Birdies and Birdwatching at Cordova Bay

The Pond on 17, Cordova Bay Golf Course, Victoria BC

The 17th hole at enviro-friendly Cordova Bay Golf Course. (Image: Cordova Bay Golf Course)

Once ranked alongside the razing of rain forests as an ecologically hostile activity, golf has embraced the green movement with the zeal of the converted. In the first in a series profiling Canada’s greenest courses, we look at Victoria’s Cordova Bay Golf Course’s winning combination of birdies and birdwatching.


With the Pacific Ocean nearby and a setting that includes a creek and a 60-acre forest, Victoria’s popular Cordova Bay Golf Course has always attracted an astonishing variety of land and sea birds.

So focusing on creating an even more inviting bird habitat capable of nurturing even rare species seemed the obvious next step at the Bill Robinson-designed layout. “It was a way to both engage the public and do something environmentally significant,” says superintendent Dean Piller. “The birds have benefited life here in Cordova Bay in so many ways.”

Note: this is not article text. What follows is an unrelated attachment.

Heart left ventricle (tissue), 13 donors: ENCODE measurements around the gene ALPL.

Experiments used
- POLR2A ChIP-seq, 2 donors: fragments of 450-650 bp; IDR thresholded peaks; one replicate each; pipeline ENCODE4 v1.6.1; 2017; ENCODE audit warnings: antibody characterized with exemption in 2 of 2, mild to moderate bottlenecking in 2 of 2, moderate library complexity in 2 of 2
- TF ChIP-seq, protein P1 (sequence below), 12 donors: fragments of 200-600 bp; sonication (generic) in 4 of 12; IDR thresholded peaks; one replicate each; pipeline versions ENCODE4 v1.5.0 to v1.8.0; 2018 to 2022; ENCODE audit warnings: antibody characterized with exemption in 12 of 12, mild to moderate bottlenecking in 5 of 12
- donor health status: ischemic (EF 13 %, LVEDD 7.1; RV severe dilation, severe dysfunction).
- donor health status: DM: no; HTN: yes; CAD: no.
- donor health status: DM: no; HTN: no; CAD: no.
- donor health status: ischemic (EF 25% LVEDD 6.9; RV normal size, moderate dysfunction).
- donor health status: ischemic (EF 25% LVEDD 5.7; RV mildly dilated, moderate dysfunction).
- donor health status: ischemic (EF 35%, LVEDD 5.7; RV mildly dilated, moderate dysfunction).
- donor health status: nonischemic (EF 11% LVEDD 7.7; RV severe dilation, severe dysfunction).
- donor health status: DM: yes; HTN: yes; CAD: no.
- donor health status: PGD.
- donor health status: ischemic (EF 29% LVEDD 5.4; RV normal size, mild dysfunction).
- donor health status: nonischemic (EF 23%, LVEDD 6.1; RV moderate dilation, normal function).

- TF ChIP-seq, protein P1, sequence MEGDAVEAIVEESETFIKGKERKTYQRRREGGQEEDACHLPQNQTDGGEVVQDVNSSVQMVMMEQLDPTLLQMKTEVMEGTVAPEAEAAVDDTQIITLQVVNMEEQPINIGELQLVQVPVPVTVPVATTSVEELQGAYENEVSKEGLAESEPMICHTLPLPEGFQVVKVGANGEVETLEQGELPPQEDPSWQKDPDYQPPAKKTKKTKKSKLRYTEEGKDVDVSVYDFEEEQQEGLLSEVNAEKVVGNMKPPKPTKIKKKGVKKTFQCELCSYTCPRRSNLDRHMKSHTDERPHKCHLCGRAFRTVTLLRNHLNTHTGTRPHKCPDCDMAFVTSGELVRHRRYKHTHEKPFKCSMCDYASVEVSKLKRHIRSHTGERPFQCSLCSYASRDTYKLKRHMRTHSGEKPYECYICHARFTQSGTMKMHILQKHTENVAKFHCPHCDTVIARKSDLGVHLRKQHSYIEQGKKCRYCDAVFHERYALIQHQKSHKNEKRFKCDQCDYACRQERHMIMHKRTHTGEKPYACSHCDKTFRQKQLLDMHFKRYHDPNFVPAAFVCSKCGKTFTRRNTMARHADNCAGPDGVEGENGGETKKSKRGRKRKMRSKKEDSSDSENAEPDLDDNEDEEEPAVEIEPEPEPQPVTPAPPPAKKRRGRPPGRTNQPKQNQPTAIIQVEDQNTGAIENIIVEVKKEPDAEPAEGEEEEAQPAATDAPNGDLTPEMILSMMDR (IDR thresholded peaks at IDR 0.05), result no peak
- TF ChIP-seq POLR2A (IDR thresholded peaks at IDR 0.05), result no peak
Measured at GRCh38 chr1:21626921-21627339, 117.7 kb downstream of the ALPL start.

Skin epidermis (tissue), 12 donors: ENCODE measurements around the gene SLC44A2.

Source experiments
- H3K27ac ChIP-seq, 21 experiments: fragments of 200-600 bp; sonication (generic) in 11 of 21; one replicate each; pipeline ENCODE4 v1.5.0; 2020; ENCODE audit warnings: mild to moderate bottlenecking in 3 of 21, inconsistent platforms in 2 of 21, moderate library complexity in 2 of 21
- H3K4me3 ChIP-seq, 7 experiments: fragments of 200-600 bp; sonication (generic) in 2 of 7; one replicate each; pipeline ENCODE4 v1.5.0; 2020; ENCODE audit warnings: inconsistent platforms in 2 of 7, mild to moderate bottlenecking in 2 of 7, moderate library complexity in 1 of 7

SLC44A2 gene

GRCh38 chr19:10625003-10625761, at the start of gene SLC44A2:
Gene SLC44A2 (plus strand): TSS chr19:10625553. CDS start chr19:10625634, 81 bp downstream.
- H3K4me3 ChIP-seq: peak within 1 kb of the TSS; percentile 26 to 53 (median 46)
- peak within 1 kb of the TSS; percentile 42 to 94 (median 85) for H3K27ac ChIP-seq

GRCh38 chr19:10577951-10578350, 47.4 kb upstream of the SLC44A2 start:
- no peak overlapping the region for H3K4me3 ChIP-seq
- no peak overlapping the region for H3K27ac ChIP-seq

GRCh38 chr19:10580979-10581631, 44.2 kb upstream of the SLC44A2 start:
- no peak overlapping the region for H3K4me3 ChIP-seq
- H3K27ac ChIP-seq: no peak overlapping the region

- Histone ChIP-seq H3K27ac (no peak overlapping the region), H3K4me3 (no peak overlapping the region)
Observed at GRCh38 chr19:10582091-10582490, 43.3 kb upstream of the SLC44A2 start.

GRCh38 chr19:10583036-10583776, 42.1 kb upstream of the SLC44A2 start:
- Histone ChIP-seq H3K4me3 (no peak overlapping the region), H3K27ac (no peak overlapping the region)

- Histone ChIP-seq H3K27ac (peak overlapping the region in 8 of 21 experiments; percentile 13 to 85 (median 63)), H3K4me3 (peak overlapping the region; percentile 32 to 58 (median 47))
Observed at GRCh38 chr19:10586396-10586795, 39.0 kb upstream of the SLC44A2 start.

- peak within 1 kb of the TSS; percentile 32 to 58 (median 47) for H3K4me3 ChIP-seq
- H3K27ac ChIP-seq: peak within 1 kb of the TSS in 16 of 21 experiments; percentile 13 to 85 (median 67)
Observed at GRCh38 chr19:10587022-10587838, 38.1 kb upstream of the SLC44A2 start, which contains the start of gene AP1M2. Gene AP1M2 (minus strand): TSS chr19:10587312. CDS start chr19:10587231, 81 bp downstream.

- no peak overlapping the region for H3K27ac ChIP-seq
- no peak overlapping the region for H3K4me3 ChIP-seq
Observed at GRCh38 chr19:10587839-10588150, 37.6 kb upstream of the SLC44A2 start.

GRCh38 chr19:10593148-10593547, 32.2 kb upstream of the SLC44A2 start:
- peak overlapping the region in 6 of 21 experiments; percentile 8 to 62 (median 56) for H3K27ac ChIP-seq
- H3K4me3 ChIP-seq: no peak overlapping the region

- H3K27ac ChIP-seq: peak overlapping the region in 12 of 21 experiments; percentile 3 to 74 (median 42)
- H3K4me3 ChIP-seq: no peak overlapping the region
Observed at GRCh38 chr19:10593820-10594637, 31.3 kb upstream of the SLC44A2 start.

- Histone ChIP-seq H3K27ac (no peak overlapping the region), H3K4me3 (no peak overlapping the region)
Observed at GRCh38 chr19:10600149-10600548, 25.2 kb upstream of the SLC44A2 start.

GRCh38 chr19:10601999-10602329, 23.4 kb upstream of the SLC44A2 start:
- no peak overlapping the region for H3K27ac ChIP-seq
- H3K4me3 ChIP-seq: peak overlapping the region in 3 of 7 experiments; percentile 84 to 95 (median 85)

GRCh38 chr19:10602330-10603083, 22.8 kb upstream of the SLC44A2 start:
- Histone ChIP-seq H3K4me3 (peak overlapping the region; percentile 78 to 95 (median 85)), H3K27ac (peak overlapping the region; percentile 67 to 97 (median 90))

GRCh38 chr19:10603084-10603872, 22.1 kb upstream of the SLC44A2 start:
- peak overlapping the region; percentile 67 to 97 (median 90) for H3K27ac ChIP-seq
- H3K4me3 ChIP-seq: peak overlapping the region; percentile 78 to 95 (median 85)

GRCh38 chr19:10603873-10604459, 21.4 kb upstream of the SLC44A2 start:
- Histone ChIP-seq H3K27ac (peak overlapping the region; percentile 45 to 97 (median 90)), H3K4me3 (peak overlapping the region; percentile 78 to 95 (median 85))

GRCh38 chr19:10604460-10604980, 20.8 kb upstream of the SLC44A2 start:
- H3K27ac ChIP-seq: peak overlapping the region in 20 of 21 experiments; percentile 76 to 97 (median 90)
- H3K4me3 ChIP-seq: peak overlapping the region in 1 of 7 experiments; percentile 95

An assortment of nesting boxes was strategically placed around the property, as well as feeders to help birds survive the winter at a course open year-round. And every spring the larger ponds are stocked with rainbow trout to attract birds of prey. From about 60 different bird species routinely seen at the course several years ago, the count has now risen to more than 70—from Cormorants and Blue Herons to Barn Swallows and Bald Eagles.

Best of all, the presence of so many birds has eliminated the need to use insecticides anywhere on the course.

“The birds are insect-eating machines,” says Piller, who conducts birdwatching tours of the property twice a year. “We haven’t lost any turf from insect damage in years.”